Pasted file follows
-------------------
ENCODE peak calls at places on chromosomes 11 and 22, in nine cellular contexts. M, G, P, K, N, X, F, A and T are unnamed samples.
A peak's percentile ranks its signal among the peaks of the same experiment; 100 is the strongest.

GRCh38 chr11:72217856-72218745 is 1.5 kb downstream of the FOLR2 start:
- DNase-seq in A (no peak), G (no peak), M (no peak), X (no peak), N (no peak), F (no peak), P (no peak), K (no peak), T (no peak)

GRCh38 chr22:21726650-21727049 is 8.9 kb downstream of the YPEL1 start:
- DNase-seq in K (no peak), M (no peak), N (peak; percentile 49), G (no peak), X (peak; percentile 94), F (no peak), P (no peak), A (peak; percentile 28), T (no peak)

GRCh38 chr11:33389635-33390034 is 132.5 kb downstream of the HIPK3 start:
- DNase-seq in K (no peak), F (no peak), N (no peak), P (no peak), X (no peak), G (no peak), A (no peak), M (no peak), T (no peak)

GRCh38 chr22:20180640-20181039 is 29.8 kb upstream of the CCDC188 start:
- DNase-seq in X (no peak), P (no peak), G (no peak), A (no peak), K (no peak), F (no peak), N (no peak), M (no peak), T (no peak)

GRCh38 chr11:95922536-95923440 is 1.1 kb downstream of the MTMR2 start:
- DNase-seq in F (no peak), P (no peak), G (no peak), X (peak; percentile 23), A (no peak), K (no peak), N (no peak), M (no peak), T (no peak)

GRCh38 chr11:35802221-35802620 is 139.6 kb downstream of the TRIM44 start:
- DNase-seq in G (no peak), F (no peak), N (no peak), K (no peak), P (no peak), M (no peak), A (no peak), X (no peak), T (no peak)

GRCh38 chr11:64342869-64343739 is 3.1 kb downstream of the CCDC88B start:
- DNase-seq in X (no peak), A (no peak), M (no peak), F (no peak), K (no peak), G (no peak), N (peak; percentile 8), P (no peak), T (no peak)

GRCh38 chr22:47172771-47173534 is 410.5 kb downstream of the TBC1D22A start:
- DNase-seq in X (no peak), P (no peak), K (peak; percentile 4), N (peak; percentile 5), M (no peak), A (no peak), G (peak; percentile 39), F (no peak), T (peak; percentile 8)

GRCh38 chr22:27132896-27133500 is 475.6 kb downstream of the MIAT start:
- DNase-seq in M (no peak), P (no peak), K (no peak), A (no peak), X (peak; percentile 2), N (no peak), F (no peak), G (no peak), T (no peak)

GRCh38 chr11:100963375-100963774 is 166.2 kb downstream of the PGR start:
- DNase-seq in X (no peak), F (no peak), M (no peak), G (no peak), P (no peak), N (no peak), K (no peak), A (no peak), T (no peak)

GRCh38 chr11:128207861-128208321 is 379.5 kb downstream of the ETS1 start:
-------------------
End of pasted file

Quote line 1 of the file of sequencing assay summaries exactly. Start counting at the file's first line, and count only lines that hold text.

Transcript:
ENCODE peak calls at places on chromosomes 11 and 22, in nine cellular contexts. M, G, P, K, N, X, F, A and T are unnamed samples.